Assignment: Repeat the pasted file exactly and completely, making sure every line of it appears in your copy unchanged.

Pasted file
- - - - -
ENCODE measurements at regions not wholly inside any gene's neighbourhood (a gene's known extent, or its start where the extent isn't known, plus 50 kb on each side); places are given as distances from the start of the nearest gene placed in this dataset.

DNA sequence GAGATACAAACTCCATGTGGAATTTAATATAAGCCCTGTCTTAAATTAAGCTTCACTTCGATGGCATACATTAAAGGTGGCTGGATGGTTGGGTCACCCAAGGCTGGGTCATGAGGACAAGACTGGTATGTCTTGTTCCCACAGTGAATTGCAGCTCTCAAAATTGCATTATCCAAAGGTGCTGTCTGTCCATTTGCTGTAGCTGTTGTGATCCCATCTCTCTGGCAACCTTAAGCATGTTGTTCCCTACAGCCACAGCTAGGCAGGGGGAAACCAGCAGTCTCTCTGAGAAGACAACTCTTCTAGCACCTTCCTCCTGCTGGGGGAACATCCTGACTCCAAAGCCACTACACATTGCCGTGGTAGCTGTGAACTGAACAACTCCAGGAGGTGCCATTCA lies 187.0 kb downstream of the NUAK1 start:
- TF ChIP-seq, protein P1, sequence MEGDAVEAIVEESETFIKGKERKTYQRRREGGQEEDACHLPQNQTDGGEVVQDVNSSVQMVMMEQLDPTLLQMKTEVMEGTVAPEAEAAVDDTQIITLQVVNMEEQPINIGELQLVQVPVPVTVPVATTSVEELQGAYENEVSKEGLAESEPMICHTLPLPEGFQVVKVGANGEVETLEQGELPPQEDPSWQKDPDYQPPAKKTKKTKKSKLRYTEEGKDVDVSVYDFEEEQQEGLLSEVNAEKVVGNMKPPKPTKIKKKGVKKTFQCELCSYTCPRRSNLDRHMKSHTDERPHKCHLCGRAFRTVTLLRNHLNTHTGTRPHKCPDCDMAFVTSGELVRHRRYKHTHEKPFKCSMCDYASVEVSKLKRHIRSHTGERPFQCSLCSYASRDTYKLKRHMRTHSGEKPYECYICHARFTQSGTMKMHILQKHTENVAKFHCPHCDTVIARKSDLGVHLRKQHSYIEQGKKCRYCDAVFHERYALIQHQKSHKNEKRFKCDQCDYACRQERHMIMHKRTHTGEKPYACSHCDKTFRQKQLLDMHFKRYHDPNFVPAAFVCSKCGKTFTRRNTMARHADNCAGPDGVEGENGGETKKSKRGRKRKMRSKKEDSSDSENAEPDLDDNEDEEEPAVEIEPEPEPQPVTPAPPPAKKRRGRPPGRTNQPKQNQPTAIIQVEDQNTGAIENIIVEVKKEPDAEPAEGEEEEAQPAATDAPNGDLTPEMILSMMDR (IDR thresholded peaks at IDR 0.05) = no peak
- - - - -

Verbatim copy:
ENCODE measurements at regions not wholly inside any gene's neighbourhood (a gene's known extent, or its start where the extent isn't known, plus 50 kb on each side); places are given as distances from the start of the nearest gene placed in this dataset.

DNA sequence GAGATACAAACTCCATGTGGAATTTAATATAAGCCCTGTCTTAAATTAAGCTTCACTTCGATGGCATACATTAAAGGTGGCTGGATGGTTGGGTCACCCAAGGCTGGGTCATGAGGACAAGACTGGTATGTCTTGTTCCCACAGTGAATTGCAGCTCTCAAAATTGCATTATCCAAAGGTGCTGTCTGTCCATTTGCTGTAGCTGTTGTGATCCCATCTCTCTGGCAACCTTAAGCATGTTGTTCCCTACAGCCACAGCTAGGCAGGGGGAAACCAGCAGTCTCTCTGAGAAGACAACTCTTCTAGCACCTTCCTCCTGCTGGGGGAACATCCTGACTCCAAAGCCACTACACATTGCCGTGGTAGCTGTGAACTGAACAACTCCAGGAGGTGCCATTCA lies 187.0 kb downstream of the NUAK1 start:
- TF ChIP-seq, protein P1, sequence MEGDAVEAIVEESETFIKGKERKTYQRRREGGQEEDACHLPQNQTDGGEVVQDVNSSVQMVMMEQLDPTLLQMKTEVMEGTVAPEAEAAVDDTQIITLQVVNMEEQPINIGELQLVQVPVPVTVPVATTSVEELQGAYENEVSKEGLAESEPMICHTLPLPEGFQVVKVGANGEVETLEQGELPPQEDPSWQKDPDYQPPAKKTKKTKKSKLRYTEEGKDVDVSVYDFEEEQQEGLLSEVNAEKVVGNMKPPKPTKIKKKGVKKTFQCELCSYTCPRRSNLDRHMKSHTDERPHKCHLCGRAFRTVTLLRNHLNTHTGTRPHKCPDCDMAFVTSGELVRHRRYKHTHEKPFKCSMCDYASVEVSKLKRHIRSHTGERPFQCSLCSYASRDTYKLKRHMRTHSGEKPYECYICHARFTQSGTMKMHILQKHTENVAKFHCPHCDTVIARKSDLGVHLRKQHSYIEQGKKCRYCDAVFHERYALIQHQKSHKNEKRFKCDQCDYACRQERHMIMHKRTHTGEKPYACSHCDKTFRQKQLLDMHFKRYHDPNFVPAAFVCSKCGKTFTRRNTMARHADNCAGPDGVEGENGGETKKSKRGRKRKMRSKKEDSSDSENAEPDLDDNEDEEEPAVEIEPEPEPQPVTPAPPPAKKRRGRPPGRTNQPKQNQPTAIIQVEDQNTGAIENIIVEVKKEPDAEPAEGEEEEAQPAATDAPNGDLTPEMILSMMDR (IDR thresholded peaks at IDR 0.05) = no peak